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OPENING STATEMENT OF MR. DUNCAN HUNTER
HOUSE ARMED SERVICES COMMITTEE HEARING ON IRAQ'S WEAPONS OF MASS DESTRUCTION PROGRAM
AND TECHNOLOGY EXPORTS
September 19, 2002
Today, the Committee on Armed Services continues its review of the Iraqi threat and United States policy toward Iraq, with a specific focus on how the U.S. and the international community should act in concert to restrain Saddam's weapons of mass destruction programs.
This morning's hearing marks the third of a number of planned public sessions designed to inform the Committee, and the American people, on the various issues surrounding Iraq's continued violation of numerous United Nation's resolutions, its illicit development of weapons of mass destruction, and the threat that Saddam Hussein
poses to the United States and the international community.
In the past two weeks, the Committee received classified briefings from the CIA and DIA; heard testimony from former, senior UNSCOM inspectors about Iraq's illicit weapons programs; and received the Administration's position on Iraq yesterday from Secretary of Defense Rumsfeld.
Next week, the Committee will hold another public hearing on U.S. policy toward Iraq, but will hear from private sector foreign and defense policy experts.
Today, he Committee will learn how the Iraqis built and sustained their weapons of mass destruction programs through the legal, and illegal, acquisition of technology on the world market, and how the United States' own export control system may have contributed to the problems we are now facing with Iraq.
It is ironic that presently pending before the Congress is legislation to reauthorize the Export Administration Act. The EAA, as it is more commonly known, is the primary legislative vehicle through which the United States exercises control over sensitive "dual-use” items---those with both military and commercial application.
These national security export controls are critical to ensuring that our adversaries and potential enemies don't acquire the high technologies that will threaten the United States national security, or reduce the qualitative advantages of our armed forces.
The irony is that, rather than strengthening these systems of control, the legislation that is being pushed through Congress dramatically liberalizes these key protections, making it easier for Saddam Hussein and his ilk to continue their weapons of mass destruction programs.
This morning our witnesses---who we hope will connect the dots between export controls, technology transfers, and Iraq's weapons of mass destruction program---are......
• Dr. Gary Milhollin, Director of the Wisconsin Project on
Nuclear Arms Control. Dr. Milhollin has been watching and documenting Iraq's WMD programs for years, and is also an expert in national security export controls.
• We are also pleased to have Dr. Khidir Hamza, a trained nuclear
engineer who worked in various parts of the Iraqi nuclear weapons program both before and after the 1990-91 Gulf War. Dr. Hamza will tell us how Saddam Hussein acquired the technologies necessary for its weapons of mass destruction program, even while under the watchful eyes of U.N. inspectors and the restrictions of U.N. sanctions.
Opening Statement for The Honorable Ike Skelton (D-MO), Ranking Member, Committee on Armed Services, U.S. House of
Representatives Full Committee Hearing on Iraq's Weapons of Mass Destruction
Program and Technology Exports
September 19, 2002
Thank you, Mr. Chairman. I want to thank you for your leadership in quickly scheduling a range of hearings on issues related to Iraq and its weapons of mass destruction program. We in Congress and the American people need to understand clearly the nature of the threat posed by Saddam Hussein so that we can carefully consider what action the United States must take. The hearings we have had so far—with former United Nations weapons inspectors and with Secretary Rumsfeld and General Myers—have provided valuable information about Iraq's weapons programs and the danger they may pose to the United States and our allies.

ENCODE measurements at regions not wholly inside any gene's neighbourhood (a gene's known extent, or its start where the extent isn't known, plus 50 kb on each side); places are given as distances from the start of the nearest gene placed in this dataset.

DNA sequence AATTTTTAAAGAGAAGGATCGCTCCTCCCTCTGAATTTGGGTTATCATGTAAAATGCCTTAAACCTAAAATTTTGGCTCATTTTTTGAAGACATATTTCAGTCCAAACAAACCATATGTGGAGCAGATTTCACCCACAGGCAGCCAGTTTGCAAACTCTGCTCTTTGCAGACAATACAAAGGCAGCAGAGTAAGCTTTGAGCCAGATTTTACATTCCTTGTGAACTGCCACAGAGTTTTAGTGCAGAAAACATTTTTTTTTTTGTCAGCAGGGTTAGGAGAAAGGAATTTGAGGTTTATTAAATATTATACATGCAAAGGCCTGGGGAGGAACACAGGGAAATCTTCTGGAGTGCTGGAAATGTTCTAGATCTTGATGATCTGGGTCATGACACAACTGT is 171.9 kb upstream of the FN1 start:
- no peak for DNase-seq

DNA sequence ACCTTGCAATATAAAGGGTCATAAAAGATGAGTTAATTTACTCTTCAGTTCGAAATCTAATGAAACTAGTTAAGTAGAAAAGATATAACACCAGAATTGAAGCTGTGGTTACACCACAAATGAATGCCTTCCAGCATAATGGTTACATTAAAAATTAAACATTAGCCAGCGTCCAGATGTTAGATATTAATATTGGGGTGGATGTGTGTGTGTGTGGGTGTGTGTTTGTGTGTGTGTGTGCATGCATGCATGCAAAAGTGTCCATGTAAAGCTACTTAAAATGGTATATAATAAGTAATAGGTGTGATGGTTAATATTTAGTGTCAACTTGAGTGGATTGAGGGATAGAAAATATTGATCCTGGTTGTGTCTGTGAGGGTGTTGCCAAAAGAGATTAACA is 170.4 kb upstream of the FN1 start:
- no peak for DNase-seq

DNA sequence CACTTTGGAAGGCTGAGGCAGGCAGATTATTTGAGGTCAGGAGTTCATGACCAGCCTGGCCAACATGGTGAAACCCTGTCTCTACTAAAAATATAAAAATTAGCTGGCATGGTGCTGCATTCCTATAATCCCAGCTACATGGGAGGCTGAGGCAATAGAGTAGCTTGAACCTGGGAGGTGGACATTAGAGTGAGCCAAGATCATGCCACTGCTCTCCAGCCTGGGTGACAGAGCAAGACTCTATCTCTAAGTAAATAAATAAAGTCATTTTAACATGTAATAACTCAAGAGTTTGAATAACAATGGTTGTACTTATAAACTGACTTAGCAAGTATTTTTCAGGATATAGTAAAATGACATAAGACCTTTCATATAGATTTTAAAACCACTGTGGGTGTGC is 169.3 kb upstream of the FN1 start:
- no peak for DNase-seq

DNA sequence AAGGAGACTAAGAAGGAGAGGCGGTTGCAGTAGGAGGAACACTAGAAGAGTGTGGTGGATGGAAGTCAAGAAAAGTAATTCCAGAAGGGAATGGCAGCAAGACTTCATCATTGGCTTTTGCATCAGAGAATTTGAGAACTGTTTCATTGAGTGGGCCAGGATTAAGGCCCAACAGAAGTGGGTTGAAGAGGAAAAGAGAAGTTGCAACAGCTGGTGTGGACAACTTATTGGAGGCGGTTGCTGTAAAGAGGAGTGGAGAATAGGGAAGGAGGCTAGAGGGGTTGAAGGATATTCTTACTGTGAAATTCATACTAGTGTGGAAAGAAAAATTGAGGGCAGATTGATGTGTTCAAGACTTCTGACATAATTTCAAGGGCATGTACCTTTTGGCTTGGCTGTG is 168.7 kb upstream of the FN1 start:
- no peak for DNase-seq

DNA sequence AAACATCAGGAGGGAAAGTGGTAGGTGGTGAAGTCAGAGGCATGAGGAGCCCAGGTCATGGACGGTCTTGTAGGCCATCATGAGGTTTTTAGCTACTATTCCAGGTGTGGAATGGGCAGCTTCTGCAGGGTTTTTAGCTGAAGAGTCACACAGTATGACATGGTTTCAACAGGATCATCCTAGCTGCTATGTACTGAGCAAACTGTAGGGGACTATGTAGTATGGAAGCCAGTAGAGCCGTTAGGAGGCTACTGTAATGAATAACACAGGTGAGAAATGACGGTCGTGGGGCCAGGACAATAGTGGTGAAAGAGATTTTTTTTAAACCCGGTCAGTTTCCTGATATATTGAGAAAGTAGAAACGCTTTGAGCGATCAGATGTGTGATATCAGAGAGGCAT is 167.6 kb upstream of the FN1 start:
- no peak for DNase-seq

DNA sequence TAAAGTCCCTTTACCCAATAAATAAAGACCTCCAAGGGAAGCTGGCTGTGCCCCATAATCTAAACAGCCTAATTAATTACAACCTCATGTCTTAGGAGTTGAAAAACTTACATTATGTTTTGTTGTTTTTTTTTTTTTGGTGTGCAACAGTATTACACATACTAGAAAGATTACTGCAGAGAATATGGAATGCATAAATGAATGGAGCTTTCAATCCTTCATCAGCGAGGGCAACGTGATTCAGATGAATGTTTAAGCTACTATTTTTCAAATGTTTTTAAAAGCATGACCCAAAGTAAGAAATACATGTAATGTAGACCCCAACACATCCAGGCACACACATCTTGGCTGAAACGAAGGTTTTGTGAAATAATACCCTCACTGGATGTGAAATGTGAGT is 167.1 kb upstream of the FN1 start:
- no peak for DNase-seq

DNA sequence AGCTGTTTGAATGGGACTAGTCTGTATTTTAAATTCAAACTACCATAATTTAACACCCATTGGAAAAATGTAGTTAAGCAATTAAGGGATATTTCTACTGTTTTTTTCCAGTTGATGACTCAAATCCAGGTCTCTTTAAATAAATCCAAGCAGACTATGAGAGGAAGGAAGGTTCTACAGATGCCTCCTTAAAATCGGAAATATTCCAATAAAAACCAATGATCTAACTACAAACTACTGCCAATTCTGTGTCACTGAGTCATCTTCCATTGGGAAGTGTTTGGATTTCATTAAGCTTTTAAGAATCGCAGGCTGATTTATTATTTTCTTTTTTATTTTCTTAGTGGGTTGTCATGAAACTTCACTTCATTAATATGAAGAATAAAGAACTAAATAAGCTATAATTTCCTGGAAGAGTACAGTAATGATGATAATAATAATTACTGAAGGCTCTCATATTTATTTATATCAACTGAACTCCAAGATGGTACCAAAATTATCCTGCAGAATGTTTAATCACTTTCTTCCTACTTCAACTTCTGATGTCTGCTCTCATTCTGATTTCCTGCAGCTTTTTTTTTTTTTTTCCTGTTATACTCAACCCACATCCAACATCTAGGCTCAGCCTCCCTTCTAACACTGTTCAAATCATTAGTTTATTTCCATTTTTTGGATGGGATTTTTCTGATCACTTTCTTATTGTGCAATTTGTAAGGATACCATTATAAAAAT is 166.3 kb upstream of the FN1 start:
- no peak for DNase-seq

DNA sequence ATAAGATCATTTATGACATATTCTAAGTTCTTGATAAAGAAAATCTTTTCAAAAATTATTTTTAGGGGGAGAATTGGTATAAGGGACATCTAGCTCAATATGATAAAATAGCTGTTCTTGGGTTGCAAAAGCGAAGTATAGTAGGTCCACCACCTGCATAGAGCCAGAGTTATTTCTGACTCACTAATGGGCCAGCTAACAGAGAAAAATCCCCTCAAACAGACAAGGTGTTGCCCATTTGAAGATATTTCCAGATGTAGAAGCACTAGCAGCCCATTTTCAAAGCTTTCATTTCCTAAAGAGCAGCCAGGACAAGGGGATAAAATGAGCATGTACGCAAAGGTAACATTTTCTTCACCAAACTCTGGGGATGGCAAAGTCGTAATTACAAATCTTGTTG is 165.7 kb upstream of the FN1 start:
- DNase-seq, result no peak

I hope that our witnesses today can add to the information we already have by helping us understand just how Iraq built his chemical, biological, nuclear, and long-range missile programs and how he got what he needed. We need to know what is there so we can know how to respond. Dr. Milhollin has tracked technology transfers to Iraq for some time and Dr. Hamsa brings the unique insider perspective of one who
has been inside Saddam's weapons complex. Gentlemen, thank you for being here today. I hope you can shine some additional light on the threat we face from Iraq's programs and what it will take to dismantle
In considering how Iraq got the weapons of mass destruction we believe he has today, we must be willing to look at how U.S. actions may have—however unintentionally-contributed to his effort. Some American products and those of our friends may have gotten through our export control system and into Saddam's hands, highlighting how easily technology can move in our globalized economy. But for me, it highlights too the need to work hard to fashion an export control system that balances the competitiveness of U.S. industry with our security responsibility to prevent more critical technologies and materials from reaching those who would develop weapons of mass destruction. This committee took a step in that regard when we approved a strengthened version of the Export Administration Act, one that seems more important now as we face the possibility of war to dismantle the proliferation we have worked so hard to prevent.
But, in the near term, the immediate challenge facing us is deciding how to proceed against Iraq. Doing that requires the best information possible and lots of it. That is what I hope our witnesses will focus on today—the detail of Saddam's weapons programs and their